Filler: “Saarinen confounded critics by veering wildly in style from job to job, but here he soars above categorization. This paean to the thrill and glamour of human flight—concepts that today’s harried travelers find inconceivable—was intended to impart an aerodynamic sensation of takeoff and uplift even before you stepped onto a plane. Famously evoking a graceful bird on the wing, TWA’s swooping rooflines, flowing level changes and organic interiors morph imperceptibly from one form to the next, a marvel of evocative transportation architecture that celebrated the dawning era of mass air transit.”

  1. Terminal 5, John F. Kennedy International Airport
The former American Folk Art Museum building

The former American Folk Art Museum building

Built: 1997–2001
Architect: Tod Williams and Billie Tsien
The AFAM moved into this custom-built structure in 2001, but couldn’t afford to stay in the striking bronze building and returned to its original Lincoln Square location in 2011. The neighboring Museum of Modern Art snapped up the edifice, and announced in April of this year that it would knock it down and expand into the space, prompting a public outcry (including from TONY’s art critic and editor-at-large, Howard Halle).
Filler: “The uproar unleashed earlier this year when the Museum of Modern Art announced it would demolish this jewel-like gallery prompted MoMA to hire Diller Scofidio + Renfro—wizards of adaptive reuse at the High Line and Lincoln Center—to devise an alternative solution. The controversy proved that Williams and Tsien’s lovingly crafted gallery (now closed to the public) has countless admirers. Its richly textured white- bronze facade was deemed by MoMA incompatible with its own glassy aesthetic, but that’s all the more reason to preserve this metallic miniature amid the corporate sprawl.”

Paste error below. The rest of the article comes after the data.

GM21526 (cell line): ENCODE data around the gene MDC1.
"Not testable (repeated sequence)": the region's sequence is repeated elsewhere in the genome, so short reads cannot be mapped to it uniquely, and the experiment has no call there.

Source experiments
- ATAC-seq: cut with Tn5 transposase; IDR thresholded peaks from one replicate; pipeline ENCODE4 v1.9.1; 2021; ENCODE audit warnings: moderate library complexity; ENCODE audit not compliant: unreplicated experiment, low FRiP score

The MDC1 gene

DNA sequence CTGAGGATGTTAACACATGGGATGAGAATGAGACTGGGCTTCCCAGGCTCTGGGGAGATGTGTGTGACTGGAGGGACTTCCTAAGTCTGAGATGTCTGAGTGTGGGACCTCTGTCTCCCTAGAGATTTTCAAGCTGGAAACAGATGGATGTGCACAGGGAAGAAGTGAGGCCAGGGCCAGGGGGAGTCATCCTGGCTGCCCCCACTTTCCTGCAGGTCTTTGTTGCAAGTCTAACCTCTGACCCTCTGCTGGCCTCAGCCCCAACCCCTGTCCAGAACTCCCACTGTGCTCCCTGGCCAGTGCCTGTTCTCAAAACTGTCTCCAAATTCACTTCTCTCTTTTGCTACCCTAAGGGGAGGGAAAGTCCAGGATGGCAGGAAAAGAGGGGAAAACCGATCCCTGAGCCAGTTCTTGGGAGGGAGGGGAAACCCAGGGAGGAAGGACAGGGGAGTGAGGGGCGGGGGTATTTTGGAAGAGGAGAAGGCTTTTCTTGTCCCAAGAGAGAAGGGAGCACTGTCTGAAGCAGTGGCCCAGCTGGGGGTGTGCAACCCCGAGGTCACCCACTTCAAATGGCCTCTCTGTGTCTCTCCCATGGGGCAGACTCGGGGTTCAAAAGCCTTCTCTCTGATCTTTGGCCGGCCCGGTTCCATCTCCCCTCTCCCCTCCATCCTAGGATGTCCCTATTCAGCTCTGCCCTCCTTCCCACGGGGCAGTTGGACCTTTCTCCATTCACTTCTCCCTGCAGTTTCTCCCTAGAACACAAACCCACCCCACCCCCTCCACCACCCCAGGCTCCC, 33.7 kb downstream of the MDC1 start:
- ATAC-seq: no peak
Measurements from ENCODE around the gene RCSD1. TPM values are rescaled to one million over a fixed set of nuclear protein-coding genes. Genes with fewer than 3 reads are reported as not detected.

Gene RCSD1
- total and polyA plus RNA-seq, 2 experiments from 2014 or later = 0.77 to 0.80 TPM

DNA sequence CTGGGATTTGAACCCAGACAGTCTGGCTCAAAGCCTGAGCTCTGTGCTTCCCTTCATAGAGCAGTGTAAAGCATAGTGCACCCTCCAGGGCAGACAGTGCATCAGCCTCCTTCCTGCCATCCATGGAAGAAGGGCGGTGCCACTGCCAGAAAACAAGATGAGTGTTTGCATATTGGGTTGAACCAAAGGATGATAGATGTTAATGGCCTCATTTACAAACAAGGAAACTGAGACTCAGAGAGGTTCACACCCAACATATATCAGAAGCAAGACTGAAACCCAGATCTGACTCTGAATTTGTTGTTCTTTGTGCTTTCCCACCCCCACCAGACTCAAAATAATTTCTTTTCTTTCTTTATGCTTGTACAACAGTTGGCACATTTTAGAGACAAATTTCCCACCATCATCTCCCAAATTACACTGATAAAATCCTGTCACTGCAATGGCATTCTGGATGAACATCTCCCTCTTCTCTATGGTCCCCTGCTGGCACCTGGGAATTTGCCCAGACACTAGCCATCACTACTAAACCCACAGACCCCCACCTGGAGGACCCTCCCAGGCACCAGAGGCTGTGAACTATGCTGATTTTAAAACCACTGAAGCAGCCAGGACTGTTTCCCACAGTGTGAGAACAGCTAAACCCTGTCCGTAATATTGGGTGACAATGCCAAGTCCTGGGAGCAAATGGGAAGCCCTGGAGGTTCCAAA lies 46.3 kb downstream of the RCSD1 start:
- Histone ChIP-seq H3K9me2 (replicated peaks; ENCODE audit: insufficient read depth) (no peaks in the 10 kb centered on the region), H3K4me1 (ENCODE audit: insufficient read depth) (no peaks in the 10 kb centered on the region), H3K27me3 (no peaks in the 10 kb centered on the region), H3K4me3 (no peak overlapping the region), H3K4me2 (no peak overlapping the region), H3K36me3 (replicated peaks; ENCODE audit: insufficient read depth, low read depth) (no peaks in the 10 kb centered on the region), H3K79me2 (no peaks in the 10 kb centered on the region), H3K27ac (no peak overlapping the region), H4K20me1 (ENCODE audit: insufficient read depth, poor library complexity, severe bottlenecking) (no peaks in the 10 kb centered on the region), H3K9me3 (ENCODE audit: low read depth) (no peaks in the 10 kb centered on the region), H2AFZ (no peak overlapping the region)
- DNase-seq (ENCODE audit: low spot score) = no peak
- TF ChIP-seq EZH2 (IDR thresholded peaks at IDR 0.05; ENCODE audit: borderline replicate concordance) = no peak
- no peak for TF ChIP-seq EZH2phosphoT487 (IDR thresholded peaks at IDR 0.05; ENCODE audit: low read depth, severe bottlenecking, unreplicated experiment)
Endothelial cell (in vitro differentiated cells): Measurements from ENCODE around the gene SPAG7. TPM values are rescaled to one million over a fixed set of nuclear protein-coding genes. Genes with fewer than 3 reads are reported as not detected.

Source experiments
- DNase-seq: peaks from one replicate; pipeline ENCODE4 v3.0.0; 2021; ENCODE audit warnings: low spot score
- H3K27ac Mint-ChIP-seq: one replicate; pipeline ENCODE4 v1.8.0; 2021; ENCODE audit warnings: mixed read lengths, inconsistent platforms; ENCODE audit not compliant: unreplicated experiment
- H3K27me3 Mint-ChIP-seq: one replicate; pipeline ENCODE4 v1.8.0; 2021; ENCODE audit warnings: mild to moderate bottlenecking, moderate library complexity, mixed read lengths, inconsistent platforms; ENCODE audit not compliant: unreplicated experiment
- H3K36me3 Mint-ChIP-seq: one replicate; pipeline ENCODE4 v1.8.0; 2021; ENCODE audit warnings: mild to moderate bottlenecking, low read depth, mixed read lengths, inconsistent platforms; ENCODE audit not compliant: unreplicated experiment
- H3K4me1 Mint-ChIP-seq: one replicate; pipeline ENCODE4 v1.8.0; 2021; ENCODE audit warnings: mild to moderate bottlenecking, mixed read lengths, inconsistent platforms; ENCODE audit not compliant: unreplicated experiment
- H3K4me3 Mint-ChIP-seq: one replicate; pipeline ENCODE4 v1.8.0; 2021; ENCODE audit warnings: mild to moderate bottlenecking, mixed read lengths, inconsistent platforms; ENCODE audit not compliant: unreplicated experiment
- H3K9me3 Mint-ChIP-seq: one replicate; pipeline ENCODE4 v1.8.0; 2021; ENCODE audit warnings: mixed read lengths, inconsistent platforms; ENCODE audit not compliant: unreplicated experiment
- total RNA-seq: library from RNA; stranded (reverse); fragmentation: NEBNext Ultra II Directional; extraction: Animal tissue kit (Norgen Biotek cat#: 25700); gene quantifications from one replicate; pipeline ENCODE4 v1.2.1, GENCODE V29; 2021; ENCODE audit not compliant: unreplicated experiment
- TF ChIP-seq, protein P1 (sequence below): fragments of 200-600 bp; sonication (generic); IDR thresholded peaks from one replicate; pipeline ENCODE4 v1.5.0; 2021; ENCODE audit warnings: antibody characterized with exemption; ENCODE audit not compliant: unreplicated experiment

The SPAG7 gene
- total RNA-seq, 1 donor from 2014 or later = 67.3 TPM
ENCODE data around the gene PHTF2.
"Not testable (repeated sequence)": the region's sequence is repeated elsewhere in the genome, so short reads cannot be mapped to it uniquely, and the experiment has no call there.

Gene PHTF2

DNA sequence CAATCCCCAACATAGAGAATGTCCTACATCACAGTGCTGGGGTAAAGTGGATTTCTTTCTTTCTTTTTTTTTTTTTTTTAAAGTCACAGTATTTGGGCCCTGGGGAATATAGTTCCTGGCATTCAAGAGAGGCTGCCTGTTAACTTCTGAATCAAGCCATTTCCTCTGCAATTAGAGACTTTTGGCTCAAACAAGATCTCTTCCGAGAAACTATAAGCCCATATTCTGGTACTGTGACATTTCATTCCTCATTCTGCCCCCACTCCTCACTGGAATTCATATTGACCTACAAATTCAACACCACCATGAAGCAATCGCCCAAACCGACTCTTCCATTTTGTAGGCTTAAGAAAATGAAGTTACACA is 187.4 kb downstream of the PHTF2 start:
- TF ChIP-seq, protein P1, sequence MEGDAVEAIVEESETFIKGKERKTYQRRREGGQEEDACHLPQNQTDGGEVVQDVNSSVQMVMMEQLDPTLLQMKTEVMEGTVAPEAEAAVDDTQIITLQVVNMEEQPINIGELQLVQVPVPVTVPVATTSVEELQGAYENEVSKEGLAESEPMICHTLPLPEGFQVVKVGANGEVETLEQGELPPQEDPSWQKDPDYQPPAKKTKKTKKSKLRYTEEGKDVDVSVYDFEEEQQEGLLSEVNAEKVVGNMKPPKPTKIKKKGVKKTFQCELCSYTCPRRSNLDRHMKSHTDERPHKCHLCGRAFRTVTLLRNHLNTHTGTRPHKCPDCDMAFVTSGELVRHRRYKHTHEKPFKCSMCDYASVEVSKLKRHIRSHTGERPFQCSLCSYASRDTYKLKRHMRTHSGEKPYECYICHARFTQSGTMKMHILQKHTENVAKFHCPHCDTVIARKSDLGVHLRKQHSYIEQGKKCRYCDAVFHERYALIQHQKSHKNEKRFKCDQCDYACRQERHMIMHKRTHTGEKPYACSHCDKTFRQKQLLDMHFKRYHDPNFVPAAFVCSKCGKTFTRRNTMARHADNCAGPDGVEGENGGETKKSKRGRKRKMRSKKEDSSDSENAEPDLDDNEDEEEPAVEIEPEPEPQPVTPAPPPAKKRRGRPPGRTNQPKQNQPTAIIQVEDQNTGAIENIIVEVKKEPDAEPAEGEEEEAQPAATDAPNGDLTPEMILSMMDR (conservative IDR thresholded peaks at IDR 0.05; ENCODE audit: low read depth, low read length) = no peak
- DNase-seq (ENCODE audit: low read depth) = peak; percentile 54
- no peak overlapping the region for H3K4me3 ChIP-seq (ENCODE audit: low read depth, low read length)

1. 45 W 53rd St between Fifth and Sixth Aves
The Juilliard School

The Juilliard School

Built: 2006–09
Architects: Diller Scofidio + Renfro in collaboration with FXFOWLE
Originally constructed in 1969, the city’s premier multi-arts conservatory added almost 39,000 square feet of space in a major expansion that included a four-level, glass-fronted wing above Alice Tully Hall’s lobby. From Broadway, passersby can see directly into the building’s in-use spaces including a bustling dance studio and the backlit, glowing box office.
Filler: “Few contemporary designers pay sufficient attention to how their buildings will look after dark, but this firm’s exhilarating remake of Pietro Belluschi’s monumental 1969 Brutalist landmark demonstrates that architecture can wake up when the sun goes down. By cladding the new facade in minimally detailed transparent and translucent glass, DS+R reveals the busy backstage life of this renowned performing-arts institution.”

  1. 60 Lincoln Center Plaza at 65th St

Filler’s Makers of Modern Architecture: Vol. II (New York Review Books, $29.95) is out now.